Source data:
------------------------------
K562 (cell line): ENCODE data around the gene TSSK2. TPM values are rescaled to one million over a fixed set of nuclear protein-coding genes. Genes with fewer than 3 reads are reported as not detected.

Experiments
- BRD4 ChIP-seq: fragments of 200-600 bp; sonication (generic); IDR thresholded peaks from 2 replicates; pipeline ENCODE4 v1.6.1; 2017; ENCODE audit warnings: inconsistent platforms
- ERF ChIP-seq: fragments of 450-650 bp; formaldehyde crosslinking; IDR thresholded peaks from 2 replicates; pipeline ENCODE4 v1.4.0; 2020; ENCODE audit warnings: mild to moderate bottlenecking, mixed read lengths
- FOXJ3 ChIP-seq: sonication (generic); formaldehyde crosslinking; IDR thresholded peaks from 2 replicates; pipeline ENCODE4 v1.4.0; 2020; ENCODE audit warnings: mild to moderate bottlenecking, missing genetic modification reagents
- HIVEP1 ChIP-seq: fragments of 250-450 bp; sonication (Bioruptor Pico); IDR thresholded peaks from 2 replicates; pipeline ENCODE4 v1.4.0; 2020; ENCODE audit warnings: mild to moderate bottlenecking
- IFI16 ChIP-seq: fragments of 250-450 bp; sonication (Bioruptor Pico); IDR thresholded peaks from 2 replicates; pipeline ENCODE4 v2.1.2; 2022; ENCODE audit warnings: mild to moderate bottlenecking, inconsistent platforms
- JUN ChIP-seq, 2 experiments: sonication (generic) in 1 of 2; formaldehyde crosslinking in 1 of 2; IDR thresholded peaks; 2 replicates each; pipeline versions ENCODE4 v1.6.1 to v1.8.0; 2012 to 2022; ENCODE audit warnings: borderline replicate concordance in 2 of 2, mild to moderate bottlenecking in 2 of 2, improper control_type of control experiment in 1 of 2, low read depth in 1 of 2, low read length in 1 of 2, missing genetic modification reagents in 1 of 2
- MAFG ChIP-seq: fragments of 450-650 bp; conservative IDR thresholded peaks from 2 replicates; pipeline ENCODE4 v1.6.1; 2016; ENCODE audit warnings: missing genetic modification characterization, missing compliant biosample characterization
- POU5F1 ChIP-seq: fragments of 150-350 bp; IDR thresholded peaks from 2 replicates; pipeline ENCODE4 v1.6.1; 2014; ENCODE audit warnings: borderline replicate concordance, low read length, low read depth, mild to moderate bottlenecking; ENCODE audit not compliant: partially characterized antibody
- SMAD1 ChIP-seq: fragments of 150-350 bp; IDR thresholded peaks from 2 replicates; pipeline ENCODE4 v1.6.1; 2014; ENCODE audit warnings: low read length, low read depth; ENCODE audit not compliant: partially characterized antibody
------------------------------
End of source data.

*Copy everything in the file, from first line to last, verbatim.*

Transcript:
K562 (cell line): ENCODE data around the gene TSSK2. TPM values are rescaled to one million over a fixed set of nuclear protein-coding genes. Genes with fewer than 3 reads are reported as not detected.

Experiments
- BRD4 ChIP-seq: fragments of 200-600 bp; sonication (generic); IDR thresholded peaks from 2 replicates; pipeline ENCODE4 v1.6.1; 2017; ENCODE audit warnings: inconsistent platforms
- ERF ChIP-seq: fragments of 450-650 bp; formaldehyde crosslinking; IDR thresholded peaks from 2 replicates; pipeline ENCODE4 v1.4.0; 2020; ENCODE audit warnings: mild to moderate bottlenecking, mixed read lengths
- FOXJ3 ChIP-seq: sonication (generic); formaldehyde crosslinking; IDR thresholded peaks from 2 replicates; pipeline ENCODE4 v1.4.0; 2020; ENCODE audit warnings: mild to moderate bottlenecking, missing genetic modification reagents
- HIVEP1 ChIP-seq: fragments of 250-450 bp; sonication (Bioruptor Pico); IDR thresholded peaks from 2 replicates; pipeline ENCODE4 v1.4.0; 2020; ENCODE audit warnings: mild to moderate bottlenecking
- IFI16 ChIP-seq: fragments of 250-450 bp; sonication (Bioruptor Pico); IDR thresholded peaks from 2 replicates; pipeline ENCODE4 v2.1.2; 2022; ENCODE audit warnings: mild to moderate bottlenecking, inconsistent platforms
- JUN ChIP-seq, 2 experiments: sonication (generic) in 1 of 2; formaldehyde crosslinking in 1 of 2; IDR thresholded peaks; 2 replicates each; pipeline versions ENCODE4 v1.6.1 to v1.8.0; 2012 to 2022; ENCODE audit warnings: borderline replicate concordance in 2 of 2, mild to moderate bottlenecking in 2 of 2, improper control_type of control experiment in 1 of 2, low read depth in 1 of 2, low read length in 1 of 2, missing genetic modification reagents in 1 of 2
- MAFG ChIP-seq: fragments of 450-650 bp; conservative IDR thresholded peaks from 2 replicates; pipeline ENCODE4 v1.6.1; 2016; ENCODE audit warnings: missing genetic modification characterization, missing compliant biosample characterization
- POU5F1 ChIP-seq: fragments of 150-350 bp; IDR thresholded peaks from 2 replicates; pipeline ENCODE4 v1.6.1; 2014; ENCODE audit warnings: borderline replicate concordance, low read length, low read depth, mild to moderate bottlenecking; ENCODE audit not compliant: partially characterized antibody
- SMAD1 ChIP-seq: fragments of 150-350 bp; IDR thresholded peaks from 2 replicates; pipeline ENCODE4 v1.6.1; 2014; ENCODE audit warnings: low read length, low read depth; ENCODE audit not compliant: partially characterized antibody